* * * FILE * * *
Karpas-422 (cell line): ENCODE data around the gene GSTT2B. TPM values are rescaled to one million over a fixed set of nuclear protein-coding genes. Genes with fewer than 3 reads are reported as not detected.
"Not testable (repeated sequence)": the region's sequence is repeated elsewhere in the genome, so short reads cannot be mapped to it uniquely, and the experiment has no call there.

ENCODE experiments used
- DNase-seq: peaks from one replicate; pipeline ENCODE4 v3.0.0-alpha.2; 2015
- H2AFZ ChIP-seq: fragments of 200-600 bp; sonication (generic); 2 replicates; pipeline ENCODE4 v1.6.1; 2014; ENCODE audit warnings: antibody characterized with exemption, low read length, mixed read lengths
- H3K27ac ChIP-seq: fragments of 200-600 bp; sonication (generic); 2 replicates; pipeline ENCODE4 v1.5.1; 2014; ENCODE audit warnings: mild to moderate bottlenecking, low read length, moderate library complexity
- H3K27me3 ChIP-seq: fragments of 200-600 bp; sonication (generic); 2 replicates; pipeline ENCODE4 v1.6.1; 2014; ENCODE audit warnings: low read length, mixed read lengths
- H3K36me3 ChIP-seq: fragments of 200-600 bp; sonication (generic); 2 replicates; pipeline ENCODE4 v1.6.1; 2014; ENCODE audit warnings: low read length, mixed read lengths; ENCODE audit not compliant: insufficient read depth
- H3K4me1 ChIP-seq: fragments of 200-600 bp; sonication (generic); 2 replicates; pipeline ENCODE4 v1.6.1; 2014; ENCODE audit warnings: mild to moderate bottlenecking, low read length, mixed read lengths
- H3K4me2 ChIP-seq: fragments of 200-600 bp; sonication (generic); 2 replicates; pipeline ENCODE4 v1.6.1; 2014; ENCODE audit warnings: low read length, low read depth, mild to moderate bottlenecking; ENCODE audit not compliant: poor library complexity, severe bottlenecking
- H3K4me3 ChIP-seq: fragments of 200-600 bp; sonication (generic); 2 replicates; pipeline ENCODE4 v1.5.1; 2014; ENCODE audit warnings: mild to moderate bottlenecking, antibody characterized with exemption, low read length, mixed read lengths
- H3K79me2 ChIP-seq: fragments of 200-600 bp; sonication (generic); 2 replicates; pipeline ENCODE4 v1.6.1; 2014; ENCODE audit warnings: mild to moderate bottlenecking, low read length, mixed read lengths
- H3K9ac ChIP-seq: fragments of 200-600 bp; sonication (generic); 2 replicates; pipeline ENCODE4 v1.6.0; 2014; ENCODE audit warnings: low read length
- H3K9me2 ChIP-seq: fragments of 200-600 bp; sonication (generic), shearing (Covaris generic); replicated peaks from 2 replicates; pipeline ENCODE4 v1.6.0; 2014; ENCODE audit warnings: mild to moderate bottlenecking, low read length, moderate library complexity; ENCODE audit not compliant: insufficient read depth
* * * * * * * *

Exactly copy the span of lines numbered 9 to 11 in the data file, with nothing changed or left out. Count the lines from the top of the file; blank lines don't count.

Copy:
- H3K4me1 ChIP-seq: fragments of 200-600 bp; sonication (generic); 2 replicates; pipeline ENCODE4 v1.6.1; 2014; ENCODE audit warnings: mild to moderate bottlenecking, low read length, mixed read lengths
- H3K4me2 ChIP-seq: fragments of 200-600 bp; sonication (generic); 2 replicates; pipeline ENCODE4 v1.6.1; 2014; ENCODE audit warnings: low read length, low read depth, mild to moderate bottlenecking; ENCODE audit not compliant: poor library complexity, severe bottlenecking
- H3K4me3 ChIP-seq: fragments of 200-600 bp; sonication (generic); 2 replicates; pipeline ENCODE4 v1.5.1; 2014; ENCODE audit warnings: mild to moderate bottlenecking, antibody characterized with exemption, low read length, mixed read lengths